Carolina-Style Barbecue Pork

08cPulledPorkSammichbfLORich was interested to try Carolina-style barbecue after seeing an example on some teevee show or another. I had some nice pork ribs in the freezer, did a bit of research, and came up with a recipe to try.

A mustard and vinegar marinade makes for a fine twist on my more usual barbecue solution to pork ribs – but it was really the next day, using up the leftovers, that made this particular recipe a star. The ribs were nice as they were, but stellar on a toasted roll with a bit of cole slaw and a pickle.

•2 cups cider vinegar
•2 tbsp molasses
•2 tbsp yellow mustard
•2 tbsp honey mustard
•1/2 cup butter
•1/2 teaspoon cayenne pepper
•1 tbsp Worcestershire sauce
•1/2 cup packed dark brown sugar

•Country-style pork ribs
•Fresh Parsley

•Cooked, shredded rib meat
Sherry peppers sauce
•Lightly toasted rolls
Honey mustard
•Garlic dill pickle slices
Cole Slaw

Combine all of the sauce ingredients in a medium pot over low heat and cook, stirring often, until the sugar has dissolved.

03bRibsAromaticsbfLOSet aside to cool.

Place the ribs in a gallon-sized zipper bag and drizzle with about half of the cooled sauce. Close the bag, place in a shallow bowl or other rimmed container (to catch any possible leaks), then stash in the fridge for a few hours or (better, as always) overnight; flipping the bag and squeezing the marinade around the ribs when you think to.

When ready to begin cooking, let the ribs rest on the counter while you heat the oven to 300º and prepare the aromatics.

Coarsely chop the veggies and parsley – feel free to add any others you have lying around the crisper drawer – and arrange on the bottom of a roasting pan.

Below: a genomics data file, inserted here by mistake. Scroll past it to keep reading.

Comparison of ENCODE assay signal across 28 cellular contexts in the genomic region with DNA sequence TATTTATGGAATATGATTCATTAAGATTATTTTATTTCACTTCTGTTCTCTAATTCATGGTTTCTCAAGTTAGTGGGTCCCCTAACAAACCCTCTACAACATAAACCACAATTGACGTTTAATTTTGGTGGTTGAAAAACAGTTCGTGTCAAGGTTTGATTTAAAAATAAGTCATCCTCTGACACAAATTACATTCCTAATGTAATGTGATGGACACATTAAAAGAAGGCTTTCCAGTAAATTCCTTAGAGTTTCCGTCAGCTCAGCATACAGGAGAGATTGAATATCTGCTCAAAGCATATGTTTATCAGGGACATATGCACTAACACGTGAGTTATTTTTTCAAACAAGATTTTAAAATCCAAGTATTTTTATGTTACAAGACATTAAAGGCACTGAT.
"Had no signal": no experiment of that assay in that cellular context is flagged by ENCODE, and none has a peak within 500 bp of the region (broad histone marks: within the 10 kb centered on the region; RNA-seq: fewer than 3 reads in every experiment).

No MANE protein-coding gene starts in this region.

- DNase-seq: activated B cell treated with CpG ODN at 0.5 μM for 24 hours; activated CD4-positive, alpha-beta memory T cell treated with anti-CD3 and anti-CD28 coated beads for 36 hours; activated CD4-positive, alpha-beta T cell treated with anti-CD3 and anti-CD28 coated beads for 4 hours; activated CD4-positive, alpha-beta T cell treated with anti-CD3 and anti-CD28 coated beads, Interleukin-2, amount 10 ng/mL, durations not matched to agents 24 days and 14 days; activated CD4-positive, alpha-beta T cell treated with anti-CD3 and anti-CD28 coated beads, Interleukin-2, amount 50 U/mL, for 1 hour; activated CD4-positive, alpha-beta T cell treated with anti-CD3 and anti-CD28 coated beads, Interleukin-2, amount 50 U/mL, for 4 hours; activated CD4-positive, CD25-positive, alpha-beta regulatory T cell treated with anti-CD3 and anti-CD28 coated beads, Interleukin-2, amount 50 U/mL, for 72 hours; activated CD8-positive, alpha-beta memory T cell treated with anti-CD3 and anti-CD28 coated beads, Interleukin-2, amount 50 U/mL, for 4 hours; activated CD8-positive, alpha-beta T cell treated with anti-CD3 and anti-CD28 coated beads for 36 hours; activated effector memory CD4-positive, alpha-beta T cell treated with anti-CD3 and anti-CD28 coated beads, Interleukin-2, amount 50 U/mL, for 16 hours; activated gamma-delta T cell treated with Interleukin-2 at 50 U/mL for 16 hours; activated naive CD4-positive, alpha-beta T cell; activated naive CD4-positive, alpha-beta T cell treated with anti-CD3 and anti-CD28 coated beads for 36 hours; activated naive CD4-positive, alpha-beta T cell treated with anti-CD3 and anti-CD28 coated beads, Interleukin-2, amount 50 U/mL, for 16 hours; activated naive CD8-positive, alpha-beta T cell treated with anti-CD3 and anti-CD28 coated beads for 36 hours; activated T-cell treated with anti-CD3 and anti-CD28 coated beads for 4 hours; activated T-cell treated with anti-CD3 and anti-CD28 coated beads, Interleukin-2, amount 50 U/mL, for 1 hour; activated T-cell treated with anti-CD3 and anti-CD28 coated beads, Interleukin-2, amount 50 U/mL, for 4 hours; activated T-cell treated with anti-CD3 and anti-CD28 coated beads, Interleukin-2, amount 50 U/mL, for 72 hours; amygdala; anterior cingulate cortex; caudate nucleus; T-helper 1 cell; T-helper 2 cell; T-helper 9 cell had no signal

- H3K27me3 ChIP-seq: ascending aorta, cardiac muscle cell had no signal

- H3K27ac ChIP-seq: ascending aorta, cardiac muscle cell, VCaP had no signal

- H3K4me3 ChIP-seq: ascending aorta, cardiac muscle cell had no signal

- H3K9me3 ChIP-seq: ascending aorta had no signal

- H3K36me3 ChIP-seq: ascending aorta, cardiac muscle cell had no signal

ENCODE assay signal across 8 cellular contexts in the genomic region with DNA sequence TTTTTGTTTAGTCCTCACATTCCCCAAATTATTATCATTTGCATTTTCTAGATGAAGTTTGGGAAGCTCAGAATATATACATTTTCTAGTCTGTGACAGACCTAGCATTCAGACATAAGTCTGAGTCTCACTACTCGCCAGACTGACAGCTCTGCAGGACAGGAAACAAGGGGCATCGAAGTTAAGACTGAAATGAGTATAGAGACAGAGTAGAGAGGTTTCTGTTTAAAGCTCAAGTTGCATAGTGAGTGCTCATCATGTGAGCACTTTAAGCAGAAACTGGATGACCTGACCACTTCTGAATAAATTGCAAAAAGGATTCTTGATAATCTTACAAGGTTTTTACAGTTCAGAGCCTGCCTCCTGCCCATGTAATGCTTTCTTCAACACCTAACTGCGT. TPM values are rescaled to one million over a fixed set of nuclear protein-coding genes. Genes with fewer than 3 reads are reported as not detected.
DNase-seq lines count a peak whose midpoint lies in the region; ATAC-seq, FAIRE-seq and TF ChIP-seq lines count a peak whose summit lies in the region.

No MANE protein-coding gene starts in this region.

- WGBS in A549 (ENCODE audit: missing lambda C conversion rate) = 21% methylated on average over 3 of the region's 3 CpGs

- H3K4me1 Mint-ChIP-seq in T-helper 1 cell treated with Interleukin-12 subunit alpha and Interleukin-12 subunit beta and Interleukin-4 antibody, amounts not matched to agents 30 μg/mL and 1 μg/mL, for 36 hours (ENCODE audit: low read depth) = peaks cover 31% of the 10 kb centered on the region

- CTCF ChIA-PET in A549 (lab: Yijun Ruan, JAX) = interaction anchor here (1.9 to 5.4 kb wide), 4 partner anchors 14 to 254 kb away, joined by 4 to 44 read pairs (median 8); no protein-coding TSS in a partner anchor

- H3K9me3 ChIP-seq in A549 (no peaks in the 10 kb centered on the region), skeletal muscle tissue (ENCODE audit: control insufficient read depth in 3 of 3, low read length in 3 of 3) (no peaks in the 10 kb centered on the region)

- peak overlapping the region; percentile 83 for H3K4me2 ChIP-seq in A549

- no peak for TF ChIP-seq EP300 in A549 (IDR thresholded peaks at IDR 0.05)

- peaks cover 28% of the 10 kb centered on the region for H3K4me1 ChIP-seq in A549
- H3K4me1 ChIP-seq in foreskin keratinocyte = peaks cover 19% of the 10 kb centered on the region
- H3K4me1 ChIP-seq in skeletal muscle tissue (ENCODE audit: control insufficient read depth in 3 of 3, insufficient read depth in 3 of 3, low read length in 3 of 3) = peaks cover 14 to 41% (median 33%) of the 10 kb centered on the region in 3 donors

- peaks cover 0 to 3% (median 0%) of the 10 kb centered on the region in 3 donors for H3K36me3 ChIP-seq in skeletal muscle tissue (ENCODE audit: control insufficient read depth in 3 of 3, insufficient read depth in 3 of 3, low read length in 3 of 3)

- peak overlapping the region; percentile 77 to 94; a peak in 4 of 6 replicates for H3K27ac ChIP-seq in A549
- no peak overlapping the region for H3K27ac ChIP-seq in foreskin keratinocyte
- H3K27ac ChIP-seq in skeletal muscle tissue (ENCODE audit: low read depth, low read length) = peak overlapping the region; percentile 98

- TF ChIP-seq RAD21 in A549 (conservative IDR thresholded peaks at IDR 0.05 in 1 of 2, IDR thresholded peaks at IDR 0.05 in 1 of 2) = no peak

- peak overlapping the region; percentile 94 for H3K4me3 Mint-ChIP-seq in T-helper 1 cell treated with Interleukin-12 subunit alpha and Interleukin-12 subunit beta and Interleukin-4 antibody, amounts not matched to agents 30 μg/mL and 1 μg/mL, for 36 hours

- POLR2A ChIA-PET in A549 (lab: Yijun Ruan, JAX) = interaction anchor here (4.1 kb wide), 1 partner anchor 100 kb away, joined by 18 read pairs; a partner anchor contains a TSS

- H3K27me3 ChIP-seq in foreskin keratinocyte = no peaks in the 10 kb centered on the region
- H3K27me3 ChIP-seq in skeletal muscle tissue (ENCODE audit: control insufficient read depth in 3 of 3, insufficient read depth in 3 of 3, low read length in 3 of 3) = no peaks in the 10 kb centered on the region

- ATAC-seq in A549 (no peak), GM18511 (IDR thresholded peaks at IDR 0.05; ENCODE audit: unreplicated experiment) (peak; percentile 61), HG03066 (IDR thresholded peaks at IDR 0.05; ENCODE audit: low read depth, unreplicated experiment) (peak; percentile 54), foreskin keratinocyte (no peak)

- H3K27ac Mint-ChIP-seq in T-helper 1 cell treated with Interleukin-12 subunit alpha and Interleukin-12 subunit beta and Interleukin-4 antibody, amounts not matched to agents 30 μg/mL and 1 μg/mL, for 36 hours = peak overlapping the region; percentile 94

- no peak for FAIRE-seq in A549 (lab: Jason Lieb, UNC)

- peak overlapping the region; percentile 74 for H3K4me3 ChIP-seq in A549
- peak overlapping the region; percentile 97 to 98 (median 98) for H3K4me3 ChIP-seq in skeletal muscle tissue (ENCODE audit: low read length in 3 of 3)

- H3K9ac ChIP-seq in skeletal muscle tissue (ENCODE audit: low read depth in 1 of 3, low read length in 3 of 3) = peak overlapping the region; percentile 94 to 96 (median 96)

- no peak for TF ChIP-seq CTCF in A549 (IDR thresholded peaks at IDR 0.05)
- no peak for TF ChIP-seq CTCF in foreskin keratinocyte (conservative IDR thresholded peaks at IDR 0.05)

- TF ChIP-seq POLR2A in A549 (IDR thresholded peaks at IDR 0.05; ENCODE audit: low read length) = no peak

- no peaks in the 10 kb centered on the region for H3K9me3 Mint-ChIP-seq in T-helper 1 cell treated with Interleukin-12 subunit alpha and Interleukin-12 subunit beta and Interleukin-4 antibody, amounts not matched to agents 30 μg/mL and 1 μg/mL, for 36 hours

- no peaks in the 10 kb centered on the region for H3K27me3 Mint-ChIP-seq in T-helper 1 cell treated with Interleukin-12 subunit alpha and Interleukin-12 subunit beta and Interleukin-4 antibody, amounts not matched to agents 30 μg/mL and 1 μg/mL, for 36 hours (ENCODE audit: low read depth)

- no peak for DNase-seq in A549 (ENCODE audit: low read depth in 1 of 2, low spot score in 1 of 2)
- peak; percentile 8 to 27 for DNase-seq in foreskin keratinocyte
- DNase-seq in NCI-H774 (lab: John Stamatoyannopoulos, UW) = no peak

06aCarolinaRibsCauliflowerbfLORemove the ribs from the marinade (discard the marinade), arrange on top of the veggies in the pan, and season to taste with salt and pepper.

07cFatRenderedbfLOAdd about a cup of the remaining sauce, and two cups of water to almost cover the ribs, then cover tightly with foil and bake for two hours, until the meat is wicked tender and, if your ribs had any bones in ’em to begin with, they are now falling off them.

You can go ahead and serve the ribs now, with more of the sauce, and they will be very good, especially with cauliflower gratin on the side – but they will be much, much more better if you let them rest overnight and do this next bit:

08aAddPorkbfLOShred or cut the cooked ribs into small pieces, putting any chunks of fat into a large pan set over medium-low heat.

Add a dash or four of the sherry peppers sauce (or any hot sauce, but I like this one because it is spicy and just a little sweet) cook, stirring, until the fat has melted and any remaining solid pieces and browned and crispity and oh! so tasty.

Add the shredded or sliced pork meat and a nice drizzle of the remaining barbecue sauce, then toss to combine and heat through.

08bPorkSlawSammichbfLOAdd a bit of mayonnaise and honey mustard to a lightly toasted roll, then top with the pork, another drizzle of the sauce, some cole slaw, and a good garlic dill pickle slice or two (don’t skip the pickles, they really add a lot to the finished sammich.

Settle back and enjoy your sammich.

Yeh, it took two days to make with the marinating and resting and shredding and fat rendering; but one bite will tell you that it was well worth the wait.

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